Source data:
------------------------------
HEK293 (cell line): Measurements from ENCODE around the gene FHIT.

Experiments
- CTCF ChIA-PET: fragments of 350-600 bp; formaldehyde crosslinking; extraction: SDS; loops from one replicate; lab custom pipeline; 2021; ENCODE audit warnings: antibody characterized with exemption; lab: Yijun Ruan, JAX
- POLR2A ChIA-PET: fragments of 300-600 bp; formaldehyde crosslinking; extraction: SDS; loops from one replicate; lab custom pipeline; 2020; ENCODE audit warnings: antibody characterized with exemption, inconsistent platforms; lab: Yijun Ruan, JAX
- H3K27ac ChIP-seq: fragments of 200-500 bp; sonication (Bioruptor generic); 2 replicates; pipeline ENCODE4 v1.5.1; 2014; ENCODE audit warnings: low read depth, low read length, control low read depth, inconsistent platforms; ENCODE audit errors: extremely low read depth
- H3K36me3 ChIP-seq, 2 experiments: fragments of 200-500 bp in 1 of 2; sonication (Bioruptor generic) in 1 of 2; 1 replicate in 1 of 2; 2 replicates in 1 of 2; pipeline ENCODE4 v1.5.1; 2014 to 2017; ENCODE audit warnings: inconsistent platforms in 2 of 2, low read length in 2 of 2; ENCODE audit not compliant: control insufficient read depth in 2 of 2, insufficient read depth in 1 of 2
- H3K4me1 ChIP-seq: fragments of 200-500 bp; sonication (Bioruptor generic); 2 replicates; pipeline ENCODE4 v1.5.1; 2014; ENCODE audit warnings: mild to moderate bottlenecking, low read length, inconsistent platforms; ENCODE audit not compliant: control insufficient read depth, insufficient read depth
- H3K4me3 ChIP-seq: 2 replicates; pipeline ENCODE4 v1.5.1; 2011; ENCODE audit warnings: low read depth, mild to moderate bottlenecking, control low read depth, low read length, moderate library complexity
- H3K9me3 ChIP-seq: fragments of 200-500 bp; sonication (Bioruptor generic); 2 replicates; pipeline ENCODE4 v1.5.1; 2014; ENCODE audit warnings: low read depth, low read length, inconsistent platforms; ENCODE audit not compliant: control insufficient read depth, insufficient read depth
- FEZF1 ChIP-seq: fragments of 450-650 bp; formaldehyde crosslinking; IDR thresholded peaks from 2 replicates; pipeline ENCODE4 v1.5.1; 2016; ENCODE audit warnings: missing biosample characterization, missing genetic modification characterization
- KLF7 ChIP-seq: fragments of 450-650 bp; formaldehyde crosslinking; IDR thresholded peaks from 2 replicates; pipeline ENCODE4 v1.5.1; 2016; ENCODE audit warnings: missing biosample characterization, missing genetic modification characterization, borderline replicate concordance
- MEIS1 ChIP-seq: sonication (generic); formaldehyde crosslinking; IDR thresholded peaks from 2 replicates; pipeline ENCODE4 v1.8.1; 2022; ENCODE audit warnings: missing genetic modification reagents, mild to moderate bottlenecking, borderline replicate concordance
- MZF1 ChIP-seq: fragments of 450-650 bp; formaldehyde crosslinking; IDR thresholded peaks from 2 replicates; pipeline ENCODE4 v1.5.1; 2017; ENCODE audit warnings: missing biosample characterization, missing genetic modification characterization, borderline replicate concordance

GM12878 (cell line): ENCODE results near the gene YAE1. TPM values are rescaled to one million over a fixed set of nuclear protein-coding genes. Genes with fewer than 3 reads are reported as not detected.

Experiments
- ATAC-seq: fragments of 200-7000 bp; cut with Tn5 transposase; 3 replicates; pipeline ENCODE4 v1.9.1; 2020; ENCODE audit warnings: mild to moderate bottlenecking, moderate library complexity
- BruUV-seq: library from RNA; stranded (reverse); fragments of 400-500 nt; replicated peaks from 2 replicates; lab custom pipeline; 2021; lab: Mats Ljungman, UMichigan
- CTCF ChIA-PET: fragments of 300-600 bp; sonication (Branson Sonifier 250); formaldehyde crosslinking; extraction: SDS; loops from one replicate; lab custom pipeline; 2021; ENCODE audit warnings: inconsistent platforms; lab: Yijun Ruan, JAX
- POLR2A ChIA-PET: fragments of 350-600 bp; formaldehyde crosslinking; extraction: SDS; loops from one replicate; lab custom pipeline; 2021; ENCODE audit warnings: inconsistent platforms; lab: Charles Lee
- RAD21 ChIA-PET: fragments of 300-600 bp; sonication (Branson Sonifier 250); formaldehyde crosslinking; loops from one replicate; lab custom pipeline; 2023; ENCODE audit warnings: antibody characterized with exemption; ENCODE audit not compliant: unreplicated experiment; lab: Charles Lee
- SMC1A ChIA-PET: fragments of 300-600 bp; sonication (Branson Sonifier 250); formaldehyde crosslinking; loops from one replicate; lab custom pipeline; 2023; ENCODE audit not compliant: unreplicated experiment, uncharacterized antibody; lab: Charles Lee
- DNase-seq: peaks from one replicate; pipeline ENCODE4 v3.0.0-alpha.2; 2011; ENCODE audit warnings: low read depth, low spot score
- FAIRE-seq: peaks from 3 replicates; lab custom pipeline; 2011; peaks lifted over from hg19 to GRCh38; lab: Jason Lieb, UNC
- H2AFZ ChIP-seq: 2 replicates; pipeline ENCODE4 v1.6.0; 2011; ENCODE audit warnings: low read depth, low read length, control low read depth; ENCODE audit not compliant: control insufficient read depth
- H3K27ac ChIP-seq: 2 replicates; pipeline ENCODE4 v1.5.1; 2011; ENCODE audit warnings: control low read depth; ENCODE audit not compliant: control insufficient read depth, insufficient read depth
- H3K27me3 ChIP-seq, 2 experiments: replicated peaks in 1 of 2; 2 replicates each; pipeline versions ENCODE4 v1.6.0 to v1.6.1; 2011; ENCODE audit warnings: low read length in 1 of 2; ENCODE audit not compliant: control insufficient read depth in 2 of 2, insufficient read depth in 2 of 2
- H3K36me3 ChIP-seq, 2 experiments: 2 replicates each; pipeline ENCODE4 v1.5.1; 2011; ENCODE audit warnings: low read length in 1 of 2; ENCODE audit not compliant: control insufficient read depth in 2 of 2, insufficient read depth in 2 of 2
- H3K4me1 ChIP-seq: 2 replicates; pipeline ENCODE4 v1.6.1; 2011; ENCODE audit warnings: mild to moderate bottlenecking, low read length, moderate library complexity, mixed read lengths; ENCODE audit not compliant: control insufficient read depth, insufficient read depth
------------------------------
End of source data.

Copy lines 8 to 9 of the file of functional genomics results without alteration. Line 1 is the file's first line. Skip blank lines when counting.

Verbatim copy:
- H3K4me3 ChIP-seq: 2 replicates; pipeline ENCODE4 v1.5.1; 2011; ENCODE audit warnings: low read depth, mild to moderate bottlenecking, control low read depth, low read length, moderate library complexity
- H3K9me3 ChIP-seq: fragments of 200-500 bp; sonication (Bioruptor generic); 2 replicates; pipeline ENCODE4 v1.5.1; 2014; ENCODE audit warnings: low read depth, low read length, inconsistent platforms; ENCODE audit not compliant: control insufficient read depth, insufficient read depth